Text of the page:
For example, in 2015, Facebook decided to prioritize videos in the algorithms it uses to curate the personalized News Feed users see on the site. Many journalistic outlets subsequently invested heavily in bolstering their video teams in order to produce more video content. (This is sometimes called the “pivot to video” era.) Those investments sometimes required laying off significant numbers of long-time journalists and editors who were not well-versed in multimedia journalism. Later, however, it was discovered that Facebook dramatically overstated the success of videos posted on its platform. The company soon tweaked the algorithms once more to prioritize other signals instead (e.g., the number of reactions to a post). The journalistic outlets who pivoted toward video were forced to pivot back, firing many of the multimedia producers they had recently hired.
As this example illustrates, the fates of news content, journalists, and journalistic outlets can depend on just a few large, commercial social media platforms. With one tweak of their algorithms, an organization’s content may become largely invisible to the platform’s user base. This becomes especially problematic as more people congregate on fewer, larger platforms (resulting in a network effect, where the value of the platform increases as more people participate on it). The consolidation of massive audiences on those few platforms results in news organizations depending on referrals from those networks.
Platformization, or the rise of platforms as the dominant infrastructural and economic model of the contemporary online environment, also presents a brand problem for journalistic outlets. Researchers have found that users tend to associate the news content they come across with the platform, and not the journalistic outlet. Thus, not only are journalistic outlets losing distributional control, they are also losing recognition.
The sharing of news content is not a new social phenomenon. People have long described the news they heard on the radio or saw on TV to a work colleague over lunch, or even cut out and shared newspaper stories of note with friends and loved ones. However, in the online environment, it is much easier to share news content — often by simply clicking a button, whether on a platform (e.g., “retweet”) or on the story itself (e.g., “share”).
The term spreadable media has been coined to describe how participatory culture accelerates the distribution of media content. Today’s news consumption is often incidental, meaning that people frequently encounter news as part of their constant connection with social media, and not because they were actively looking for news. Put another way, even if their primary intention for accessing social media was to connect with friends, they may encounter a number of news products from different sources along the way. The consequence of this is that news consumption today is increasingly about exercising sociability — and part of that is by sharing content that people find to be interesting or relevant.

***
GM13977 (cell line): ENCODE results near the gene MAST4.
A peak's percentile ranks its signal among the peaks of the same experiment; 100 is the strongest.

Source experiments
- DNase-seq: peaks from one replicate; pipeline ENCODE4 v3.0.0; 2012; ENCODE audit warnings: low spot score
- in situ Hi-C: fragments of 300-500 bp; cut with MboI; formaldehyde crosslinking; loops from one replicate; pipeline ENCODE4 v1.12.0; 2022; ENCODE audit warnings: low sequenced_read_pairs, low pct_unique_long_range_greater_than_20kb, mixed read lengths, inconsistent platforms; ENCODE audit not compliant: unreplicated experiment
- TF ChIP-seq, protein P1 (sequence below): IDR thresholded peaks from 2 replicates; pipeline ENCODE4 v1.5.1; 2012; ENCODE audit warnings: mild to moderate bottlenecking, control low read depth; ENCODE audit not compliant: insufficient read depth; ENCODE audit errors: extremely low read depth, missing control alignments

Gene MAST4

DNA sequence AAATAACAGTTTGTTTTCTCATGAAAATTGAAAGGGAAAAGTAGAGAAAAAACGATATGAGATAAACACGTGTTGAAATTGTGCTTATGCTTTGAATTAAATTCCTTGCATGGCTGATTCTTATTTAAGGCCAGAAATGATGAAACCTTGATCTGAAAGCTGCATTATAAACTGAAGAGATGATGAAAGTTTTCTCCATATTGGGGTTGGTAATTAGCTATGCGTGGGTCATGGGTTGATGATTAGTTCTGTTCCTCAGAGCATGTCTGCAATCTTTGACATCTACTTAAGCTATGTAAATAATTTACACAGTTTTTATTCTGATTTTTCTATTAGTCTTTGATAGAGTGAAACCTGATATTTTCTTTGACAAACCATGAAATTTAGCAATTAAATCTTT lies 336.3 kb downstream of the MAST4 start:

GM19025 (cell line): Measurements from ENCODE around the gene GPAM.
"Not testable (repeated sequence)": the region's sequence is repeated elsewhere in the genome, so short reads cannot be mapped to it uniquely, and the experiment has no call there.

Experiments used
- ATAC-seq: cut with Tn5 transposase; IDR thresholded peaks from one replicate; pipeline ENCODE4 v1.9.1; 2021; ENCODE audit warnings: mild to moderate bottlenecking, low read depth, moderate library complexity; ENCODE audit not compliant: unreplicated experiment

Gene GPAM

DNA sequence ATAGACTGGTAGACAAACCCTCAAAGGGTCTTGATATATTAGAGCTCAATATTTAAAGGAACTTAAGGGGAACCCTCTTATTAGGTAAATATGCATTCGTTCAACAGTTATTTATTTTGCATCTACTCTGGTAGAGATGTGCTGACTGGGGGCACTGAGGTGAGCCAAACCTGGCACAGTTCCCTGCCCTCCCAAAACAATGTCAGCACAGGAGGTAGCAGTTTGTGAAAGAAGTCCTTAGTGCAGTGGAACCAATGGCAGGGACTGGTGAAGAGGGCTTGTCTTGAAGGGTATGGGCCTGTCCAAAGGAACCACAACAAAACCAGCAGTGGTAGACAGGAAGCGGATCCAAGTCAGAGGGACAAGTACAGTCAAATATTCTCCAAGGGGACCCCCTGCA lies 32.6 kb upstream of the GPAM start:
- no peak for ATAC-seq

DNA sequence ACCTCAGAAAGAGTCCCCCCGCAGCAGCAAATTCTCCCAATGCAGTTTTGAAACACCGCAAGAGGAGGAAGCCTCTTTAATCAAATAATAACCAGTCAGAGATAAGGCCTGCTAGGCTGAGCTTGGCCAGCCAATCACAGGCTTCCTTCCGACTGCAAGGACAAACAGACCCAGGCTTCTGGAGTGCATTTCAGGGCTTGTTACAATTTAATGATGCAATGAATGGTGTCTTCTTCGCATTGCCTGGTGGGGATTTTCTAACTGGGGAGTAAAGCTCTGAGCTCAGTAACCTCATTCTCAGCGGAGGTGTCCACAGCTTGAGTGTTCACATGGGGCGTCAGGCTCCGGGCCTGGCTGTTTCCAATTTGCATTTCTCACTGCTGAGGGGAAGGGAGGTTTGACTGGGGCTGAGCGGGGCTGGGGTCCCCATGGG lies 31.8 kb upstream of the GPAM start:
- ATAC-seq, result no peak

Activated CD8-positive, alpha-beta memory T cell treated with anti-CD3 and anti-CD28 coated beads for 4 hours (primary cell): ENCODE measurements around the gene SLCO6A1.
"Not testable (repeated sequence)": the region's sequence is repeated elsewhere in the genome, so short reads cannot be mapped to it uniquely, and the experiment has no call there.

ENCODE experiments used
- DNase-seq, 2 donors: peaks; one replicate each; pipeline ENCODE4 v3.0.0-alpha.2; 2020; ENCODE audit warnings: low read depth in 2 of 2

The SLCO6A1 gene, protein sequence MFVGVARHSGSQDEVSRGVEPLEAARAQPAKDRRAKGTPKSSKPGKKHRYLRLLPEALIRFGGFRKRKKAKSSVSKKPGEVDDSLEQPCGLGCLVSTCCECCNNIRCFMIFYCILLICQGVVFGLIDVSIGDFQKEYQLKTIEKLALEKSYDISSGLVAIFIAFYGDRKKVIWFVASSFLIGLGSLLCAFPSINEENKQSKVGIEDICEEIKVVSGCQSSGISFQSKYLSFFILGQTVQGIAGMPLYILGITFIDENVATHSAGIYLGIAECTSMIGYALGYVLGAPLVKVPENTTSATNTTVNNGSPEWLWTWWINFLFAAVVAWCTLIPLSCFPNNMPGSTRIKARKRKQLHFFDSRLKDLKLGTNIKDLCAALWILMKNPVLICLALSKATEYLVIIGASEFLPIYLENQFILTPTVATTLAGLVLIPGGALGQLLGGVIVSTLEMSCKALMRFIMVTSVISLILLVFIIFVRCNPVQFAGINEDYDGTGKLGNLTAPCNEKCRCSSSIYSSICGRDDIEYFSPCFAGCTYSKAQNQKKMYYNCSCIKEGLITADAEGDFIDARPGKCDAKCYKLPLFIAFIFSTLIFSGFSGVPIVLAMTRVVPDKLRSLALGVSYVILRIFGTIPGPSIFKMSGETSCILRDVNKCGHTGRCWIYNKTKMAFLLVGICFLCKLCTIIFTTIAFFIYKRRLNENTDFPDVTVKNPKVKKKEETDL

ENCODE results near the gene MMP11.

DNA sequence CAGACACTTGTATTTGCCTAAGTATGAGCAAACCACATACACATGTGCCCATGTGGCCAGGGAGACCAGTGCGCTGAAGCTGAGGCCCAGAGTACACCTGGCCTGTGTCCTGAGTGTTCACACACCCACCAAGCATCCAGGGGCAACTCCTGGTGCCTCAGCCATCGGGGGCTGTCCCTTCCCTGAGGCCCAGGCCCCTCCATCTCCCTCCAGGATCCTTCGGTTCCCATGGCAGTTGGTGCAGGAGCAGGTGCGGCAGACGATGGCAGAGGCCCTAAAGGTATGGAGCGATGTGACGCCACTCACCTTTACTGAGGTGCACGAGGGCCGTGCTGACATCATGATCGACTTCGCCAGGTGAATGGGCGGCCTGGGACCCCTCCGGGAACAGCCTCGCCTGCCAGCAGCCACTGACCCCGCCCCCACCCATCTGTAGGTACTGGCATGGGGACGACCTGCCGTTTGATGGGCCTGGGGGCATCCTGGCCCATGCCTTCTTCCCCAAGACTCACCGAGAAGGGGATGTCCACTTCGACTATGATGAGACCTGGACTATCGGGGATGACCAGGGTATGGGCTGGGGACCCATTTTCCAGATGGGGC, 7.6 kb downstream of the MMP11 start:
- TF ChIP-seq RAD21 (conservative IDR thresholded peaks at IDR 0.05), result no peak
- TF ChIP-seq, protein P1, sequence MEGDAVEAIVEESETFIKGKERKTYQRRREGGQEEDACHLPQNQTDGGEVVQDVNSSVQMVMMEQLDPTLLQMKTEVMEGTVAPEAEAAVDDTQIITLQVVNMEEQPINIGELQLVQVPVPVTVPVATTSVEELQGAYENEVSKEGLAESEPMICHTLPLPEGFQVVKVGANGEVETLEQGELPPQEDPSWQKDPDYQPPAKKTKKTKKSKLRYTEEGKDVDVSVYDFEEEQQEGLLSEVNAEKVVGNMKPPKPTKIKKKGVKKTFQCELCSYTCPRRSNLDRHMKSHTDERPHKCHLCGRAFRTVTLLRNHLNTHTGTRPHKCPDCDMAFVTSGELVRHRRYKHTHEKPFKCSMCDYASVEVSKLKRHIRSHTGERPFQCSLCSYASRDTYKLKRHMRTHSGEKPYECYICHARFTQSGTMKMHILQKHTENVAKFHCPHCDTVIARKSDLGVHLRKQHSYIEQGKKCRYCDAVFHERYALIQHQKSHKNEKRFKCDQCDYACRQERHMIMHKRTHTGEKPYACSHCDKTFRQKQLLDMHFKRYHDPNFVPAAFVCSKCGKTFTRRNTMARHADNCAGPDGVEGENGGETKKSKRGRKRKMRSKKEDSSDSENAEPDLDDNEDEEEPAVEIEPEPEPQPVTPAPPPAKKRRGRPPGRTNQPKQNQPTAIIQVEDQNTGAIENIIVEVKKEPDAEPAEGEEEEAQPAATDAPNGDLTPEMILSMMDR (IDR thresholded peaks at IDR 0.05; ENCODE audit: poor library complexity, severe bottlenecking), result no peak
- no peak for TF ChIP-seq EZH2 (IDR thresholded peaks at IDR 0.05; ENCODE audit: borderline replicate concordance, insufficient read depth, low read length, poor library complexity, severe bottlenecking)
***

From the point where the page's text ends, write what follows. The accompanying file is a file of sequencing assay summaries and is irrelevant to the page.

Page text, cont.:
Moreover, the proliferation of social media has resulted in a user-centered distribution model. Only a relatively small share of the stories published by The New York Times that users encounter on Facebook originate from the Times’ Facebook page. Instead, the vast majority of those stories — and a large portion of external traffic driven to the Times’ website — comes from users who voluntarily shared the story (often with some commentary). Thus, journalistic outlets are not only becoming increasingly dependent on platforms, they are also becoming more dependent on users who are willing to share the outlet’s work.
There are many reasons why users choose to share. These range from having genuine interest in a story to promoting an identity marker, such as their intellect (e.g., high-brow think pieces) or political ideology (e.g., a story about partisan corruption). In order to get users to serve as willing sharers, journalistic outlets must find ways to appeal to those users. This might include, for example, writing a more provocative headline, including an emotional cover image, or even producing more opinionated content.
Thus, as some scholars have argued, while speed and quality used to be considered the twin pillars of good journalism, sociability has become a third pillar. It is no longer sufficient to be first and comprehensive; now, journalists must also produce journalism in a form that is capable of spreading effectively. Put another way, today’s journalism must be both findable and shareable to succeed in a user-centered distribution model. This means both tweaking news products to optimize shareability (e.g., using salient keywords in the headline) and seeking out key nodes of content distribution (e.g., influencers) to help promote a story after it has been published.
Nearly half of all Americans now consume news on social media, with much of it occurring on Facebook, YouTube, and Twitter.
People who consume news primarily through social media tend to have lower levels of knowledge about some issues. There is also growing appetite among Americans for greater moderation of false information on social media.
Journalistic outlets have become increasingly dependent on social media in recent years due to changes in digital infrastructures and news consumption habits.
Audiences now lie at the heart of news distribution, and journalists must be even more attentive than before to the shareability of their products.